34. Kamassian: (1989)
  35. Karankawa: (1858)
  36. Kathlamet (a Chinookan language): (ca. 1930s)
  37. Kitanemuk (an Uto-Aztecan language): Marcelino Rivera, Isabella Gonzales, Refugia Duran (last recorded 1937)
  38. Kitsai (a Caddoan language): (ca. 1940)
  39. Kwalhioqua-Clatskanie (an Athabaskan language): children of the last speakers remembered a few words, recorded in 1935 & 1942
    1. Clatskanie dialect: father of Willie Andrew (ca. 1870)
    2. Kwalhioqua dialect: mother of Lizzie Johnson (1910)
  40. Lower Chinook (a Chinookan language): (ca. 1930s)
  41. Mahican: last spoken in Wisconsin (ca. 1930s)
  42. Manx: Ned Maddrell (December 1974) (but is being revived as a second language)
  43. Mattole-Bear River (an Athabaskan language):
    1. Bear River dialect: material from last elderly speaker recorded (ca. 1929)
    2. Mattole dialect: material recorded (ca. 1930)
  44. Mbabaram: Albert Bennett (1972)
  45. Miami-Illinois: (1989)
  46. Mochica: ca. 1950s
  47. Mohegan: Fidelia Fielding (1908)
  48. Molala: Fred Yelkes (1958)
  49. Munichi: Victoria Huancho Icahuate (late 1990s)
  50. Natchez: Watt Sam & Nancy Raven (early 1930s)
  51. Negerhollands: Alice Stevenson (1987)
  52. Nooksack: Sindick Jimmy (1977)
  53. Northern Pomo: (1994)
  54. Nottoway (an Iroquoian language): last recorded before 1836
  55. Pentlatch (a Salishan language): Joe Nimnim (1940)
  56. Pánobo (a Pano-Tacanan language): 1991
  57. Polabian (a Slavic language): (late 18th century)
  58. Salinan: (ca. 1960)
  59. entire Shastan family
    1. Konomihu
    2. New River Shasta
    3. Okwanuchu
    4. Shasta: 3 elderly speakers in 1980, extinct by 1990
  60. Siuslaw: (ca. 1970s)
  61. Slovincian (a Slavic language): (20th century)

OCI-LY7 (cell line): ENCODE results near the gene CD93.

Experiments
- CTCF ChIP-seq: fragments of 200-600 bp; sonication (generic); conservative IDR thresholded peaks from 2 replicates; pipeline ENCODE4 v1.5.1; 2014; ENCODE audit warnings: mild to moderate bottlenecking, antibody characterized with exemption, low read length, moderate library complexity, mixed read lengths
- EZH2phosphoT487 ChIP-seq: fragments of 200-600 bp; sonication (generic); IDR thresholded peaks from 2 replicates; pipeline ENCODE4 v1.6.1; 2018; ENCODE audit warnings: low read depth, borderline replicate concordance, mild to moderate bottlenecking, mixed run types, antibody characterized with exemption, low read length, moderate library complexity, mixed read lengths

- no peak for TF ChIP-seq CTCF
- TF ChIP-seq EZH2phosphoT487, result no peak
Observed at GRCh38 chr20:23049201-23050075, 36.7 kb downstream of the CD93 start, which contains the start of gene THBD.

62. Susquehannock: all last speakers murdered in 1763
  63. Takelma: Molly Orton (or Molly Orcutt) & Willie Simmons (both not fully fluent) last recorded in 1934
  64. Tasmanian: (late 19th century)
  65. Tataviam (an Uto-Aztecan language): Juan José Fustero who remembered only a few words of his grandparents' language (recorded 1913)
  66. Teteté (an Tucanoan language)
  67. Tillamook (a Salishan language): (1970)
  68. Tonkawa: 6 elderly people in 1931
  69. Tsetsaut (an Athabaskan language): last fluent speaker was elderly man recorded in 1894
  70. Tunica: Sesostrie Youchigant (ca. mid 20th century)
  71. Ubykh: Tevfik Esenç (October 1992)
  72. all dialects of Upper Chinook (a Chinookan language) are extinct, except for the Wasco-Wishram dialect. The Clackamas dialect began extinct in the 1930s, other dialects have little documentation. (The Wasco-Wishram dialect is still spoken by 6 elders.)
  73. Upper Umpqua: Wolverton Orton, last recorded in 1942
  74. Vegliot Dalmatian: Tuone Udaina (Italian: Antonio Udina) (10 June 1898)
  75. Wappo
  76. Wiyot: Della Prince (1962)
  77. Yana: Ishi (1916)
  78. Yola related to English (mid 19th c.)